The MooDFOOD Trial: Diet and food-related behavioral activation therapy not effective in preventing major depressive disorder in obese or overweight adults

1. In this randomized controlled trial, overweight or obese adults with subsyndromal depressive symptoms were just as likely to develop major depressive disorder (MDD) when treated with food-related behavioral activation therapy plus dietary supplementation than care as usual.

2. Food-related behavioral activation therapy was related to a significant improvement in generalized anxiety and depression symptom scores.

Evidence Rating Level: 1 (Excellent)

Study Rundown: Major depressive disorder (MDD) is the second leading cause of years-lived-with-disability. However, few studies have addressed interventions aimed to prevent MDD, especially in overweight or obese adults. In this randomized controlled trial, two nutritional interventions, multi-nutrient supplementation and food-related behavioral activation therapy, did not reduce the incidence of MDD after one year of follow-up compared to patients who received care as usual. Additionally, neither intervention reduced time to MDD onset. The food-related behavioral intervention did significantly reduce participant’s anxiety and depression symptom scores at one year.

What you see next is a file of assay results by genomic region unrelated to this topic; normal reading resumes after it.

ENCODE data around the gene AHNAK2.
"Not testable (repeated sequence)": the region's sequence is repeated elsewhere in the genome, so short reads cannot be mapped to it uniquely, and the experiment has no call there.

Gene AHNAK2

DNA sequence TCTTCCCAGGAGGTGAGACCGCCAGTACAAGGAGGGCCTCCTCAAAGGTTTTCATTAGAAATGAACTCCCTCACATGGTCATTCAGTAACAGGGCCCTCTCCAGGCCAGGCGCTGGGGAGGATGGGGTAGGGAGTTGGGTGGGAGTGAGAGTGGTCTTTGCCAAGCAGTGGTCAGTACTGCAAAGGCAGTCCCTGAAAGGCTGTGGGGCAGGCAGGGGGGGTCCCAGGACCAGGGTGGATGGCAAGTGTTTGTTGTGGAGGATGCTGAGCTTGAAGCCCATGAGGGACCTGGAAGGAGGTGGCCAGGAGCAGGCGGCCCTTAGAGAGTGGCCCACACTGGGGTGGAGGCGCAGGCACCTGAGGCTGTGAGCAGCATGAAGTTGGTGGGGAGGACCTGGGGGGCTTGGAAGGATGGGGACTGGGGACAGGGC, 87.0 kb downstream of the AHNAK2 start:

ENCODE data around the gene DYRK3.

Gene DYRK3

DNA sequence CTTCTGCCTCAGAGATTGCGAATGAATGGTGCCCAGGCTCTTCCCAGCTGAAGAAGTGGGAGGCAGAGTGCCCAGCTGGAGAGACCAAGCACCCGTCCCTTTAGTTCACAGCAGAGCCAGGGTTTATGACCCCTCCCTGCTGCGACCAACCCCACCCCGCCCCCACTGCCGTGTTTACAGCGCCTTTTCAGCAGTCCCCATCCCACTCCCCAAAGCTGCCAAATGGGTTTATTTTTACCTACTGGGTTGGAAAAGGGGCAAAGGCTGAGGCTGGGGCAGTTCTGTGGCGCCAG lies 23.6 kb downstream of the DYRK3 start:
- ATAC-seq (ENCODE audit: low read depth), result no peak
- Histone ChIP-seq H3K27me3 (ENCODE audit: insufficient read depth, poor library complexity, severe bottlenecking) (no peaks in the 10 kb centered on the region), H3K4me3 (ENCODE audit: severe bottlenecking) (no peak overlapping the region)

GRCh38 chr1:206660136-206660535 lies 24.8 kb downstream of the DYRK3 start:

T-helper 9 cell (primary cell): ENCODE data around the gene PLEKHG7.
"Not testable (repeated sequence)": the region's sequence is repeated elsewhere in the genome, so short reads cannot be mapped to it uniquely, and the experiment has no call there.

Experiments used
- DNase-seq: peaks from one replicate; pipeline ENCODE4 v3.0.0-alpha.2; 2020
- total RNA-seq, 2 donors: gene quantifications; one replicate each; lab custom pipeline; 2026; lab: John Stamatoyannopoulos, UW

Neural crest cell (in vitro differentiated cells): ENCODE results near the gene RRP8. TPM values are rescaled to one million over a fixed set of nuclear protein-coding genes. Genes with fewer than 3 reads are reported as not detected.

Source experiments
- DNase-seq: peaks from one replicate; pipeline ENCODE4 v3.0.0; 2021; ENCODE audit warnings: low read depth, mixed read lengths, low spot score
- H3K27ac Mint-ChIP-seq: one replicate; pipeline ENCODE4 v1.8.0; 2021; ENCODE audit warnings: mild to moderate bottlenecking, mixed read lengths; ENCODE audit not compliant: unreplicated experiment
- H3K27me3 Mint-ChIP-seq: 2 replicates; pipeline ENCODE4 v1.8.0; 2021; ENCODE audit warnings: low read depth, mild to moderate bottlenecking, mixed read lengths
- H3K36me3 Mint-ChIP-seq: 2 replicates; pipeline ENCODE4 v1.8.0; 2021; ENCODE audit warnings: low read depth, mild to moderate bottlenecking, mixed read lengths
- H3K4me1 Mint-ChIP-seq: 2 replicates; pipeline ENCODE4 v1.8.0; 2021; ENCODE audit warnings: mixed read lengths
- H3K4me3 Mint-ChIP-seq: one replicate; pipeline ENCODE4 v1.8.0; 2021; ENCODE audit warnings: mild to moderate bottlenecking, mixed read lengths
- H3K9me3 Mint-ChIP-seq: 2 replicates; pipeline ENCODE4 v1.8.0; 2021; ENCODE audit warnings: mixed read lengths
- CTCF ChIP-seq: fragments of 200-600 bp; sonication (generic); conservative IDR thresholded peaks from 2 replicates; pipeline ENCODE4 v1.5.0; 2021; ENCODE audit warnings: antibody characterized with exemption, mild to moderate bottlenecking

Overall, while the interventions had a significant effect on self-assessed anxiety and depression symptom scores, they showed no effect on progression from subsyndromal symptoms to MDD. It is important to note that more than three-fourths of the subjects in this study were female and nearly one-quarter of the participants did not complete the one-year follow-up, thus attrition bias cannot be ruled out.

Click to read the study in JAMA

Click to read an accompanying editorial in JAMA

Relevant Reading: Eating styles in major depressive disorder: Results from a large-scale study

In-Depth [randomized controlled trial]: The MooDFOOD study was a 2 x 2 international randomized control trial that enrolled 1,025 patients with subsyndromal depressive symptoms between July 30, 2015 and October 13, 2017. Patients were randomized to receive dietary intervention (omega-3-omega acids, selenium, folic acid, vitamin D, and calcium) or placebo. Additionally, patients were randomized to receive group therapy sessions or none. After randomization, patients were followed for up to 1 year with self-assessments and the Mini International Neurpsychiatric Interview at 3, 6, and 12 months. The primary outcome was 12-month cumulative incidence of MDD. Overall, during the follow-up period, 105 (10%) patients developed MDD. 25 (9.7%) patients were in the placebo without therapy group, 26 (10.2%) were in the placebo with therapy group, 32 (12.5%) were in the supplement without therapy group, and 22 (8.6%) were in the supplement with therapy group. There was no significant effect of supplements (HR 1.05; p = .65), therapy (HR 0.91; p = .32), or supplements plus therapy (HR 0.91; p = .36) on the time of first onset of MDD. For secondary outcomes, it was found that food-related behavioral activation resulted in significantly lower generalized anxiety disorder scores at 12 months (p = .01). Additionally, there was a significant effect of supplements on reduction in depression scores on the Patient Health Questionnaire 9 (PHQ-9) at 12 months (p = .02).

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